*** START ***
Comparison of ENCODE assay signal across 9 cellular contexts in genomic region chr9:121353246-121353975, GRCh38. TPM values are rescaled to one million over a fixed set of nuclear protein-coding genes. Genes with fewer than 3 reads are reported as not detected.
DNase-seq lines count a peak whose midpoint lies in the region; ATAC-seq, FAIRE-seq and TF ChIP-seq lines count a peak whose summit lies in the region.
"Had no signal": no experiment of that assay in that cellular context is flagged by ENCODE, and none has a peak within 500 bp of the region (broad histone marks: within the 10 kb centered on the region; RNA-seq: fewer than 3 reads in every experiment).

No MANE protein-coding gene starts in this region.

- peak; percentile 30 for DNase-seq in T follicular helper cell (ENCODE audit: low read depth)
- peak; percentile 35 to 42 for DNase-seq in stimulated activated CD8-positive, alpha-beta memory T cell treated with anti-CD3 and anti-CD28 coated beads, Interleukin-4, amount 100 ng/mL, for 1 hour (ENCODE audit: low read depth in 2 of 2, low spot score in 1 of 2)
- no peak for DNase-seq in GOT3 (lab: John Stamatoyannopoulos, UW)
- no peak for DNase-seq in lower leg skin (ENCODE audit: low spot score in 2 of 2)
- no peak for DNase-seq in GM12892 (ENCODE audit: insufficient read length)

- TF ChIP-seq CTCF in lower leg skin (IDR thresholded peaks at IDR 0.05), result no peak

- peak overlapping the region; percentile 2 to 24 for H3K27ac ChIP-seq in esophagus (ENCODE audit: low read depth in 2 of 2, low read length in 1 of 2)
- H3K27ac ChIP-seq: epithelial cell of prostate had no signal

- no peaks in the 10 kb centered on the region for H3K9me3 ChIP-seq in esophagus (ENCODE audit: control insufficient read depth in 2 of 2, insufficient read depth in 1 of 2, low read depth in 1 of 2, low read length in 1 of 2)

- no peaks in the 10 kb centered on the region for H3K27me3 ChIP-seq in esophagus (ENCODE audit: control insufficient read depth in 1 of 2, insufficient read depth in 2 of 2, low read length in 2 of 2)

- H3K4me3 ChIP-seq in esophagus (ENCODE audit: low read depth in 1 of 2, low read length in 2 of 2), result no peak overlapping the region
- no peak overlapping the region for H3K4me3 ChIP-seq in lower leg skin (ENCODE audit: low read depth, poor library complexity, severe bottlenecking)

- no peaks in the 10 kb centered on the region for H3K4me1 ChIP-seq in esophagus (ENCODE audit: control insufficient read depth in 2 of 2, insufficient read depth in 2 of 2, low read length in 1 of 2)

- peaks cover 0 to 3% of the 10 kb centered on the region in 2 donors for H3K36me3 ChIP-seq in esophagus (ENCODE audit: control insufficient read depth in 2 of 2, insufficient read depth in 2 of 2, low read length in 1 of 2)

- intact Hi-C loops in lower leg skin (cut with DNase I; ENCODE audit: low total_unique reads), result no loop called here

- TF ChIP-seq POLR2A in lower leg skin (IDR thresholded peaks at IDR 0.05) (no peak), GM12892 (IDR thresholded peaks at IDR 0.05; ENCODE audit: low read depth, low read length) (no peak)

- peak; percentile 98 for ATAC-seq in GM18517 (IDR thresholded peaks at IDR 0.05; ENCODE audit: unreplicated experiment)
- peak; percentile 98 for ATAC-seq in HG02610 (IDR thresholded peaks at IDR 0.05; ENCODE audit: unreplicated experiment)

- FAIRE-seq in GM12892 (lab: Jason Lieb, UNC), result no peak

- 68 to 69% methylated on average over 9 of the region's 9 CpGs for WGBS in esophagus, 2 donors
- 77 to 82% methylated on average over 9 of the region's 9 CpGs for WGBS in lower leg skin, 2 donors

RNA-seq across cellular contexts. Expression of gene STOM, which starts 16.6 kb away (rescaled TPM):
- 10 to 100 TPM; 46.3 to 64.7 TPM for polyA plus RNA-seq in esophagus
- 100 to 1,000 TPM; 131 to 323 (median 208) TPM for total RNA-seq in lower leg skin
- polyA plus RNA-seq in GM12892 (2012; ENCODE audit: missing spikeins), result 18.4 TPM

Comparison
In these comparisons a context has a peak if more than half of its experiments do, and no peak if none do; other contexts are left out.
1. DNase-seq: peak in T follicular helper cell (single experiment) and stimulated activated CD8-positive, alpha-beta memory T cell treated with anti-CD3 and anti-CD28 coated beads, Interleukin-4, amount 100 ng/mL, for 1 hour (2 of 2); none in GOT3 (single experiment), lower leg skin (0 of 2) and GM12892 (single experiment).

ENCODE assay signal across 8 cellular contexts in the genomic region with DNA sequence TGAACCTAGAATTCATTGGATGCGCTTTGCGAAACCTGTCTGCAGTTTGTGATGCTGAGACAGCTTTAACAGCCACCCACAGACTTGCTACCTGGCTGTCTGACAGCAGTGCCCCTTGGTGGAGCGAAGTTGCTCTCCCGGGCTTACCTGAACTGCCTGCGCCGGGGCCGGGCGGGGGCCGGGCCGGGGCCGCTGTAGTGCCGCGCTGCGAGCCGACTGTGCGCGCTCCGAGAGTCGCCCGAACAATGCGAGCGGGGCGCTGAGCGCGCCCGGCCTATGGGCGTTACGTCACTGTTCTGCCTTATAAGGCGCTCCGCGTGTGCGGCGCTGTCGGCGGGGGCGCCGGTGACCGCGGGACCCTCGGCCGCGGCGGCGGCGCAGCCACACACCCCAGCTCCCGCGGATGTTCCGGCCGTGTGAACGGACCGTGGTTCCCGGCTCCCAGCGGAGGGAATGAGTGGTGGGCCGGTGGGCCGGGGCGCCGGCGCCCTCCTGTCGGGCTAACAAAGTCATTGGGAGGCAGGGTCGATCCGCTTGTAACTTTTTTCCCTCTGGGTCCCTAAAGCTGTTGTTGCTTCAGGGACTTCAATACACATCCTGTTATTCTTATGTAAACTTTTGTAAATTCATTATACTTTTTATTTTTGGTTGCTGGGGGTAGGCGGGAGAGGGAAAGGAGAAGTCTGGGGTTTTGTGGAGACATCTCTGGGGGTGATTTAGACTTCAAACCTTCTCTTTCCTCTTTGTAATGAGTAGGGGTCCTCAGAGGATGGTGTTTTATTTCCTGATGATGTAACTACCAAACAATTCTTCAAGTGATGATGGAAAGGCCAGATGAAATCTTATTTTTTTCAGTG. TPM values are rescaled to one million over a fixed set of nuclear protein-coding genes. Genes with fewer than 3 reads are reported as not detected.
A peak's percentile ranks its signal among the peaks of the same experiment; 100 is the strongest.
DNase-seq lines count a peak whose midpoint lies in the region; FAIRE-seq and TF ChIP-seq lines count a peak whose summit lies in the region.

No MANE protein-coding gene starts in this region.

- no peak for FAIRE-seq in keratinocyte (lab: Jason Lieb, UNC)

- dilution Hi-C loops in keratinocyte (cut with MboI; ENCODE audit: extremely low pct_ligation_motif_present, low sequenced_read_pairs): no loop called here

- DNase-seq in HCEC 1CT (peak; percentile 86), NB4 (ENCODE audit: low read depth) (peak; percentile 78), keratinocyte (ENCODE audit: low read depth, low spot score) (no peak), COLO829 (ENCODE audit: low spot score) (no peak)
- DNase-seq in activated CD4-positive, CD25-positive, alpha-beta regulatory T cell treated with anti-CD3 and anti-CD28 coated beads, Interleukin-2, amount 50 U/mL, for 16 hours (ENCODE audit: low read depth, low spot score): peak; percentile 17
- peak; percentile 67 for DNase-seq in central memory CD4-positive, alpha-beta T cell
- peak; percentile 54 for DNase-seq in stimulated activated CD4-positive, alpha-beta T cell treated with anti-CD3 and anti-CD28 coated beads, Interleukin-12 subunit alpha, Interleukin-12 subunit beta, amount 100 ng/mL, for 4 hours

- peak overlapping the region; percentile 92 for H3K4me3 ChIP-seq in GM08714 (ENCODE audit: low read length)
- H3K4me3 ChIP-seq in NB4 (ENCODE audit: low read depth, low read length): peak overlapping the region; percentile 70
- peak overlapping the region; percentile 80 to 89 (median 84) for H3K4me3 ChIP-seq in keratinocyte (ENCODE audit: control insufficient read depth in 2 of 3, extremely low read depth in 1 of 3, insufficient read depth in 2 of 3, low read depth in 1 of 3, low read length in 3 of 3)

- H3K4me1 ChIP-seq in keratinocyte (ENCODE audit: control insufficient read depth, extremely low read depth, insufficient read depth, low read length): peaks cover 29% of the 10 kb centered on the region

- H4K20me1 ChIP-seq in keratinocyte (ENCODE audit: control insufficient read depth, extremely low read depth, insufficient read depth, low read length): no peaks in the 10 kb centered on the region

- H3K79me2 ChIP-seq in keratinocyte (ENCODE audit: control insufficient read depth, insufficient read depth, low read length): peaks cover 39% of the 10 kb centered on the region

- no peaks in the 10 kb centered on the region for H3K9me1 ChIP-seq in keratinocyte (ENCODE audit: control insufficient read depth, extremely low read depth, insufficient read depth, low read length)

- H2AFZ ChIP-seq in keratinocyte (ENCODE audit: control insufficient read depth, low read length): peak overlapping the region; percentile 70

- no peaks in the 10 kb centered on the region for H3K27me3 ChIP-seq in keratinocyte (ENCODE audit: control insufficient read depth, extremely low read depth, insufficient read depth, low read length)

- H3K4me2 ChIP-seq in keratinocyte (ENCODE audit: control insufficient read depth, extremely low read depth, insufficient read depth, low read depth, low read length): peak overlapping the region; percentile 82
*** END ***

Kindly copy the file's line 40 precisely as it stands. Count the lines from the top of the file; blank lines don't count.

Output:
- DNase-seq in activated CD4-positive, CD25-positive, alpha-beta regulatory T cell treated with anti-CD3 and anti-CD28 coated beads, Interleukin-2, amount 50 U/mL, for 16 hours (ENCODE audit: low read depth, low spot score): peak; percentile 17